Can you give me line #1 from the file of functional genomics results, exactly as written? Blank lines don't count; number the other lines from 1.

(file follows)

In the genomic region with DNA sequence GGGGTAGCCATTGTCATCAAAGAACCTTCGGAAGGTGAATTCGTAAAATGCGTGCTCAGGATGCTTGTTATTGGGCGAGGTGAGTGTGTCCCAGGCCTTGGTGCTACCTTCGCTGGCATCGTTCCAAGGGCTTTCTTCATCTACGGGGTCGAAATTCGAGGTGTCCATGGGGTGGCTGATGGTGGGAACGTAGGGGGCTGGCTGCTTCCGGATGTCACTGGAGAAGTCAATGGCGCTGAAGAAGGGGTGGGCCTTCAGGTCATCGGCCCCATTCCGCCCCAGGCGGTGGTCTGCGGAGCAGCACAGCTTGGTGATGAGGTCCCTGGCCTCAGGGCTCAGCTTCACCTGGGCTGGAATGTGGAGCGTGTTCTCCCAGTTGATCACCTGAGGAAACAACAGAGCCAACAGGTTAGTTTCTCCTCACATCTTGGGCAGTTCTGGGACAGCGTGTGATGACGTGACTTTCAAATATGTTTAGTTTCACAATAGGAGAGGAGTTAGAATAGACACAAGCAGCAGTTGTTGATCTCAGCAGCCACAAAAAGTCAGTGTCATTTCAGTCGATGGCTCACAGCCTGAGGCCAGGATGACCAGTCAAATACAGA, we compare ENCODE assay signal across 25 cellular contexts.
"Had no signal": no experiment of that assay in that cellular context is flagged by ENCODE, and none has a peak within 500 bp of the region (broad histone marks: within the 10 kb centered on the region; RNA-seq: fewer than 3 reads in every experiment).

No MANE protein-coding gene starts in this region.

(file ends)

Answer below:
In the genomic region with DNA sequence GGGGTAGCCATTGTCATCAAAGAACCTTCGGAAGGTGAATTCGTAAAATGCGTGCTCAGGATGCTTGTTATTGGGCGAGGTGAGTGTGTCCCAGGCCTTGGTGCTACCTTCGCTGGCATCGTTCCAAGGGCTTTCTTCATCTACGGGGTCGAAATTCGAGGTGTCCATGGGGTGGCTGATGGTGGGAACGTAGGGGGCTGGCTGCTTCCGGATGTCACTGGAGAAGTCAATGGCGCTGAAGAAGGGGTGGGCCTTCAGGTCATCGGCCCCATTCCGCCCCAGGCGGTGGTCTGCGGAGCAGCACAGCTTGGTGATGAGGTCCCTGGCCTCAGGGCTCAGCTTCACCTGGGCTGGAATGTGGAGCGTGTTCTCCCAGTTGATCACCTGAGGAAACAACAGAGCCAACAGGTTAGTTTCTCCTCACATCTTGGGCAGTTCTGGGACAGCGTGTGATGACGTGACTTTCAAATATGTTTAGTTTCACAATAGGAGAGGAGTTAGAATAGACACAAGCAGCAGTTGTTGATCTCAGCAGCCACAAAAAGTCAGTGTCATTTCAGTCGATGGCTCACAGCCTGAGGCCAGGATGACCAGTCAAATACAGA, we compare ENCODE assay signal across 25 cellular contexts.